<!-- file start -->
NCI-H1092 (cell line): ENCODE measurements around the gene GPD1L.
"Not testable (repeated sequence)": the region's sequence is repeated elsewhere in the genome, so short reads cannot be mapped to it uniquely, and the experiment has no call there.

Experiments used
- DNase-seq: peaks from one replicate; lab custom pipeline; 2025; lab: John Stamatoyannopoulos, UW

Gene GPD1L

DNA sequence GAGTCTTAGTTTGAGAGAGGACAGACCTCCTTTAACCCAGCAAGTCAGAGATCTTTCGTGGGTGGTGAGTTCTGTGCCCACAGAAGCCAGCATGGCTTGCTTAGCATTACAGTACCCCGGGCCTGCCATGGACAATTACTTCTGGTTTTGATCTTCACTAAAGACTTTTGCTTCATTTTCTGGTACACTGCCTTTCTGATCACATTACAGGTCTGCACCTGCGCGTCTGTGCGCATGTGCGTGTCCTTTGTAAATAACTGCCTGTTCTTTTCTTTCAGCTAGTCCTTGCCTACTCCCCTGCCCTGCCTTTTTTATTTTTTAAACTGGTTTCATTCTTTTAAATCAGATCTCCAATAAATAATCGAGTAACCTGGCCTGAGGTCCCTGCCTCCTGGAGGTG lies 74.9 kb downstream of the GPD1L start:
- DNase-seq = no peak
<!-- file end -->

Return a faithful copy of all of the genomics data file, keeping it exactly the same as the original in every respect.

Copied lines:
NCI-H1092 (cell line): ENCODE measurements around the gene GPD1L.
"Not testable (repeated sequence)": the region's sequence is repeated elsewhere in the genome, so short reads cannot be mapped to it uniquely, and the experiment has no call there.

Experiments used
- DNase-seq: peaks from one replicate; lab custom pipeline; 2025; lab: John Stamatoyannopoulos, UW

Gene GPD1L

DNA sequence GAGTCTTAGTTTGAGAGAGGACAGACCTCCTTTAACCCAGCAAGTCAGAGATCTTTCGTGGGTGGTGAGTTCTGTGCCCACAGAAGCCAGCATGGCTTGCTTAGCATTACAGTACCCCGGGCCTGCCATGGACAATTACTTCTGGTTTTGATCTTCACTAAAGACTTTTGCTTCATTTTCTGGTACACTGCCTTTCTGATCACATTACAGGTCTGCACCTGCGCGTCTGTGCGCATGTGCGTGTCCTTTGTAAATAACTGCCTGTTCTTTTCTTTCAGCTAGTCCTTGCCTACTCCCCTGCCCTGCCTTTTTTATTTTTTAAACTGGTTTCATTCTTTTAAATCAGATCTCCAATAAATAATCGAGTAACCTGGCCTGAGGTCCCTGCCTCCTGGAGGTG lies 74.9 kb downstream of the GPD1L start:
- DNase-seq = no peak